Chapter 9: “The Knowledge of God”
Okay this chapter seals the deal; Keller must be ignorant of moral philosophy. He shows no working knowledge of ethical models like utilitarianism or desirism. He just goes on the incredibly weak assumption that because some people can’t explain why they hold certain values (such as human rights) that they’re objective values imprinted upon our subconscious.
He also jumps from saying that there are debates about evolutionary mechanisms for morality to 'evolution can’t explain moral intuition'. I don’t want to say I’m done with the book just yet, but my patience is diminishing rapidly.
Chapter 10: “The Problem of Sin”
What a boring chapter. I really have nothing else to say about it. It reads like a chapter written for Christians who don’t understand the doctrine of sin. I feel I somewhat understand it (a few interpretations of it at least) and I’m not really interested in it and reject the concept. Yawn.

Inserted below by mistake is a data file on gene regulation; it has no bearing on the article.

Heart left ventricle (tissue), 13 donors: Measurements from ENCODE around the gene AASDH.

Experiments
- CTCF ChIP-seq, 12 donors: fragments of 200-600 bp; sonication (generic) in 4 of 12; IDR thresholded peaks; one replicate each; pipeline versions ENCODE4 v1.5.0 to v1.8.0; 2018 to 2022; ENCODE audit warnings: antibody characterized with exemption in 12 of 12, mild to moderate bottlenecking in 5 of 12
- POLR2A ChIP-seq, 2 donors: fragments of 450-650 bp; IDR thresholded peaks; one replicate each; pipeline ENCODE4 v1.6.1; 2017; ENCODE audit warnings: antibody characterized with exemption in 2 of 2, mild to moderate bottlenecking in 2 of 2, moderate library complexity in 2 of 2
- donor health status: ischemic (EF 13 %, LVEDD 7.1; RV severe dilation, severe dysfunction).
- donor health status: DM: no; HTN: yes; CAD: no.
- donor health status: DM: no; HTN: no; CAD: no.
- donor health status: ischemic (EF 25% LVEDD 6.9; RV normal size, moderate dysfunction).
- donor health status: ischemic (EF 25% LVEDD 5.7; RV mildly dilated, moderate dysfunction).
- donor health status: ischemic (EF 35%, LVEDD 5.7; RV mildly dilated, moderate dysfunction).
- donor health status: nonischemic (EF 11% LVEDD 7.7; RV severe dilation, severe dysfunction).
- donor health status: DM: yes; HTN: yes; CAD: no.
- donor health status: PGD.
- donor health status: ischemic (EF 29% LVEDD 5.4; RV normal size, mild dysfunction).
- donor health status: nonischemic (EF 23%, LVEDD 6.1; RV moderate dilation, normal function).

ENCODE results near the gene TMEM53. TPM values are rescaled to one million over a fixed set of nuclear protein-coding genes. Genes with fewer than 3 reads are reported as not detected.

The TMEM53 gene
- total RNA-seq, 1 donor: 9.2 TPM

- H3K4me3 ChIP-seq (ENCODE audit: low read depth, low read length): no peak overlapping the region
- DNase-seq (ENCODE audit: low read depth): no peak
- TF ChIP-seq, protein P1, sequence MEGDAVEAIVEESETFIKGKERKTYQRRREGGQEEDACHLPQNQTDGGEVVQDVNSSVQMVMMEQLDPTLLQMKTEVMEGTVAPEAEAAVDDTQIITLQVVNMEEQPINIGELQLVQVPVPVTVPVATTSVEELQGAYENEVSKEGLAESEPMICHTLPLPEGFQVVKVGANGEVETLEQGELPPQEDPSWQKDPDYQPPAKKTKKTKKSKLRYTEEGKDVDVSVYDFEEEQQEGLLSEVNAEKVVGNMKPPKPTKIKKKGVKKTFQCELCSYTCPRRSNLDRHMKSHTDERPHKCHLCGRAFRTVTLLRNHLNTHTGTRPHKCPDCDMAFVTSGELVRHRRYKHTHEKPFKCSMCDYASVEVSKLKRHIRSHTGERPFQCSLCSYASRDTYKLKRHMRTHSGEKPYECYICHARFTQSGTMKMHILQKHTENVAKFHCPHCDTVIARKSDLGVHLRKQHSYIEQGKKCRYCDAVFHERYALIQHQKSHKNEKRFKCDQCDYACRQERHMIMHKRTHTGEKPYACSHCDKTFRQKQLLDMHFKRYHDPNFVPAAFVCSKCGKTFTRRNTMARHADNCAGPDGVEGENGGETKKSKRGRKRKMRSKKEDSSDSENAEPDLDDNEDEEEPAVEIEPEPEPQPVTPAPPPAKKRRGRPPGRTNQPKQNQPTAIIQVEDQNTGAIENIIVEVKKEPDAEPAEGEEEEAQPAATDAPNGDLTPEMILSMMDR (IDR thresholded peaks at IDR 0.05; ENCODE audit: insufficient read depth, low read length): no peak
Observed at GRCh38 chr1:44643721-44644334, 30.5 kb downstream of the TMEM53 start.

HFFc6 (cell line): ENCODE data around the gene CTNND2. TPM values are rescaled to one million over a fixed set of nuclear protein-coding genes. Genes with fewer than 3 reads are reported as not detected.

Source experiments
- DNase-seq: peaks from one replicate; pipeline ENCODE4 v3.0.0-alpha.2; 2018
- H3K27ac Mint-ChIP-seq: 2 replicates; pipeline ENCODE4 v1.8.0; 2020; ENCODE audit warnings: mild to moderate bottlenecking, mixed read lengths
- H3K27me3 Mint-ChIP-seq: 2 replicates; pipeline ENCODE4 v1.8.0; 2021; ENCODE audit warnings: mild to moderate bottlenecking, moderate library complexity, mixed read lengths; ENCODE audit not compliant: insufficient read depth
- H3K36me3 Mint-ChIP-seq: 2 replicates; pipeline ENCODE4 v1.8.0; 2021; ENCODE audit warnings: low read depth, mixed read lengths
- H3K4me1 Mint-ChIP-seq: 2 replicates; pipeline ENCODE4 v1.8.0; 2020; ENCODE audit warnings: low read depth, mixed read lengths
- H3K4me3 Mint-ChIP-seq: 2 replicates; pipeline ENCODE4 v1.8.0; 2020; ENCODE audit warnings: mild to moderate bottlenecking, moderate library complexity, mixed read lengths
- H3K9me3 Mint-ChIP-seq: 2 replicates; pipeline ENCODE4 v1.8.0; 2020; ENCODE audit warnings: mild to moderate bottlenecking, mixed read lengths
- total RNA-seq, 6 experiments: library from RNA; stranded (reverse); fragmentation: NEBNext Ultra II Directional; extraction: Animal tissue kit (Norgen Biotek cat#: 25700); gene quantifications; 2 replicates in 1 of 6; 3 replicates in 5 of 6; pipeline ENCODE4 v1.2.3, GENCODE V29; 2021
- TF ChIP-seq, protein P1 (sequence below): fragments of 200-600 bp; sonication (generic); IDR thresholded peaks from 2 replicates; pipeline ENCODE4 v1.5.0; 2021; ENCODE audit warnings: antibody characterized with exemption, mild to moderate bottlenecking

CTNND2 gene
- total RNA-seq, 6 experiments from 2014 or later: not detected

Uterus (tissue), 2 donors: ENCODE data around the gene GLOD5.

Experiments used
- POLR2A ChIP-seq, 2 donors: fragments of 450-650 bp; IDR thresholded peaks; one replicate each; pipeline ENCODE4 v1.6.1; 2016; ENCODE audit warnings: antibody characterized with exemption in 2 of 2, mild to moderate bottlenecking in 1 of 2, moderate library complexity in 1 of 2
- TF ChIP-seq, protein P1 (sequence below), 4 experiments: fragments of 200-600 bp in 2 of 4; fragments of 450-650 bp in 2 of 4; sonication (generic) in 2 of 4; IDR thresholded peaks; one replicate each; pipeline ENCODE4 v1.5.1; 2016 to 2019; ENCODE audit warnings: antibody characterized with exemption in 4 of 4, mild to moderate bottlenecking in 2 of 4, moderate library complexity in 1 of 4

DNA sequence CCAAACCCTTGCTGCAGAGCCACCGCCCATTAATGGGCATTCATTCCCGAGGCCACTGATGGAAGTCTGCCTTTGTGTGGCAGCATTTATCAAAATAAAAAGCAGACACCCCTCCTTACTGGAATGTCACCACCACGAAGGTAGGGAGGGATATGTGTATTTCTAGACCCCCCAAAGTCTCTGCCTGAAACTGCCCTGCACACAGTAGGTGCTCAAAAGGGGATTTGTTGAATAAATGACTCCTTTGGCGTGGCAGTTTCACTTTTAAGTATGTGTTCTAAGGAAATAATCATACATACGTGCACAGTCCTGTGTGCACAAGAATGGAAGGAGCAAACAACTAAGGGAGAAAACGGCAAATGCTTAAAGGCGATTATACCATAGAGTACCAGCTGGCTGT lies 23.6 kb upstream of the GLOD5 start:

Chapter 11: “Religion and the Gospel”
This chapter immediately builds on the previous one, and delves straight into an allusion to the pop-Christianity idea that Christianity is not a religion. Get real. This chapter is effectively a sermon. If one doesn’t accept the conclusion of the previous chapter, one will likely finish the chapter as I did: uninterested. Even if Christianity was true, I don’t feel like I need saving, so it doesn’t appeal to me. There is no argumentation in here, just sermonising.
Chapter 12: “The (True) Story of the Cross"
I feel like I’m letting down anyone reading this, as with the last two chapters I found it simply boring. I don’t really have much to say about it either. The chapter title got me interested, but it didn’t pan out the way I thought it was going to. It ended up being another sermon.